[From a chapter about exiled Royal families of Europe living in London during World War 2...]
observations: Apparently the bride wore flat shoes so as not to tower over her husband. That’s the kind of detail you can rely on Matthew Sweet for.
After enjoying his Shepperton Babylon (one of my top 10 books of last year) so much, I would follow him just about anywhere, and this book turns out to be very rewarding. The subtitle is ‘the wartime secrets of London’s grand hotels’, and the chapter headings include Aliens, Reds, Subterraneans, Traitors and Majesties. The stories he tells are extraordinary – there must be material for a fistful of novels here: talking about his cinema book I said ‘it tells a history you can find nowhere else, and you feel that Matthew Sweet has had unique conversations with people who either were never asked before, or are now dead, or both’ – and this description applies equally to this book.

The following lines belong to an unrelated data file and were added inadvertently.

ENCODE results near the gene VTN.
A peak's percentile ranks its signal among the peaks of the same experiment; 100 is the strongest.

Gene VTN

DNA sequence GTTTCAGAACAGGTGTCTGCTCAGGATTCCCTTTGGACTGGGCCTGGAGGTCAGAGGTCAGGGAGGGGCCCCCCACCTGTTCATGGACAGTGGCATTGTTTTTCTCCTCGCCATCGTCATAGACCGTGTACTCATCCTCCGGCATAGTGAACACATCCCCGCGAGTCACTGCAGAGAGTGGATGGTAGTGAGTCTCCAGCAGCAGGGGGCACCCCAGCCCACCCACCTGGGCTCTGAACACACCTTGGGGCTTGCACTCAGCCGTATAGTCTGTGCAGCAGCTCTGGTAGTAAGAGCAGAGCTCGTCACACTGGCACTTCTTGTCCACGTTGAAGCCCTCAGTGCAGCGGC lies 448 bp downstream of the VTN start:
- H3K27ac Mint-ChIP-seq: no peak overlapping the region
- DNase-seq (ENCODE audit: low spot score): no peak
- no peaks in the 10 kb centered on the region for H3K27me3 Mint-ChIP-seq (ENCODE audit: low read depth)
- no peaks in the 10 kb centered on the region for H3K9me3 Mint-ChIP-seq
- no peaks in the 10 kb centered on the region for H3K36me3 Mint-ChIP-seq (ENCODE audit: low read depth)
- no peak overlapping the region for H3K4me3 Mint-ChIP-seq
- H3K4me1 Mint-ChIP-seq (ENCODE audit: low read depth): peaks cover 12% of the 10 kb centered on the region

The story of King Peter II of Yugoslavia is excruciating and
|King Peter as a boy|
It is no exaggeration to say that every chapter of this book contains stories as fascinating and as strange as this one.
The Maimie Lygon mentioned above was a good friend of Evelyn Waugh’s, part of the family thought to have inspired the Flytes of Brideshead Revisited.
The rather dubious Stella in the book – whose conversation is ‘too filthy’ to be written down by MI5 agents - shares with Una, the doughty older lady from Christine Poulson’s Footfall, a liking for the Schiaparelli perfume, Shocking, a strong and iconic fragrance.
**Added later: Blog friend JS (long-time contributor) sent in this picture, taken in Marseilles, of a plaque marking the spot where young Peter's father was assassinated:
-she says 'preux' is an old-fashioned word meaning something like 'doughty'. ***